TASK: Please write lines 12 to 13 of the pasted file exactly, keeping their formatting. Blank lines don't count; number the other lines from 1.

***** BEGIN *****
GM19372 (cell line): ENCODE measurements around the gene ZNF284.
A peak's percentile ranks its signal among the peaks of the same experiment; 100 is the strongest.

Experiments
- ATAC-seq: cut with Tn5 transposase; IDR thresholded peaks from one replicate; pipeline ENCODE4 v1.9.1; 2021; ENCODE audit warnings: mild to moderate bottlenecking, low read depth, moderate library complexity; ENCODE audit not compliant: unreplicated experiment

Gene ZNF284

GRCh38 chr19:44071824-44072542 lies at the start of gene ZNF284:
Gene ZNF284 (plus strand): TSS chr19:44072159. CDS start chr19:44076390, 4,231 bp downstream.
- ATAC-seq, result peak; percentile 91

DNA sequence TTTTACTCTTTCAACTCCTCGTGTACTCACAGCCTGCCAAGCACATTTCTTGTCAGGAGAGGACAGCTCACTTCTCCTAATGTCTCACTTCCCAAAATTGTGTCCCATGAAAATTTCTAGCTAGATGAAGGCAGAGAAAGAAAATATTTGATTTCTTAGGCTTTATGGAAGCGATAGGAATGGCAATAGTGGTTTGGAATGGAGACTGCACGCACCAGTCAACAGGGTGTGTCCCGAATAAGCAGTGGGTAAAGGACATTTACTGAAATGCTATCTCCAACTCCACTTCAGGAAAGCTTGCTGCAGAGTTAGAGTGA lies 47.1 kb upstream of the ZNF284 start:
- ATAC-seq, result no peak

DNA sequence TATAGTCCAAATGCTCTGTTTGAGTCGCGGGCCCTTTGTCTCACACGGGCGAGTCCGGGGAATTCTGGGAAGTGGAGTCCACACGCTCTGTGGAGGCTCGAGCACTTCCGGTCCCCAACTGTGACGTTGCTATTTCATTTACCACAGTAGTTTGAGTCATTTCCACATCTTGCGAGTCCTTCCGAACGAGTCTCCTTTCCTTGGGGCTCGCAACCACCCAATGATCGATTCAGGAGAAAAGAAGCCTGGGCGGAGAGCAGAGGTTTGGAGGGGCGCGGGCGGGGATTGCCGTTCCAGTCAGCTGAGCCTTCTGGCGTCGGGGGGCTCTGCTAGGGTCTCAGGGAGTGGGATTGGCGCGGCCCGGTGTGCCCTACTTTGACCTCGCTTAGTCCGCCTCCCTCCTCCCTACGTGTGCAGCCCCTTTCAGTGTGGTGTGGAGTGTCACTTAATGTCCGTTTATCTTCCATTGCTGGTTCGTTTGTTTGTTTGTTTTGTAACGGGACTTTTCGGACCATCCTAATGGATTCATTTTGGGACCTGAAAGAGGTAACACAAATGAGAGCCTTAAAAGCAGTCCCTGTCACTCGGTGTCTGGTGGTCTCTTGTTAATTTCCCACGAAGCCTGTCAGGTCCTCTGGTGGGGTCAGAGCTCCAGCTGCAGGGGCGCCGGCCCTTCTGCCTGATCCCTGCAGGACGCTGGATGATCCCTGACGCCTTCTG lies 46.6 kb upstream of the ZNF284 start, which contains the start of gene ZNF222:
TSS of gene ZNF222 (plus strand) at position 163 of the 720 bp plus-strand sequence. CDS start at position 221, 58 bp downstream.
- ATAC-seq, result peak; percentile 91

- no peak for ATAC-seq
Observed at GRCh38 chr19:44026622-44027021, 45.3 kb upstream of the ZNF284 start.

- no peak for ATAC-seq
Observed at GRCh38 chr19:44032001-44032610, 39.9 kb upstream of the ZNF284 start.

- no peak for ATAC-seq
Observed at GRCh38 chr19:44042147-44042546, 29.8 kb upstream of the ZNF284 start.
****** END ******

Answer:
TSS of gene ZNF222 (plus strand) at position 163 of the 720 bp plus-strand sequence. CDS start at position 221, 58 bp downstream.
- ATAC-seq, result peak; percentile 91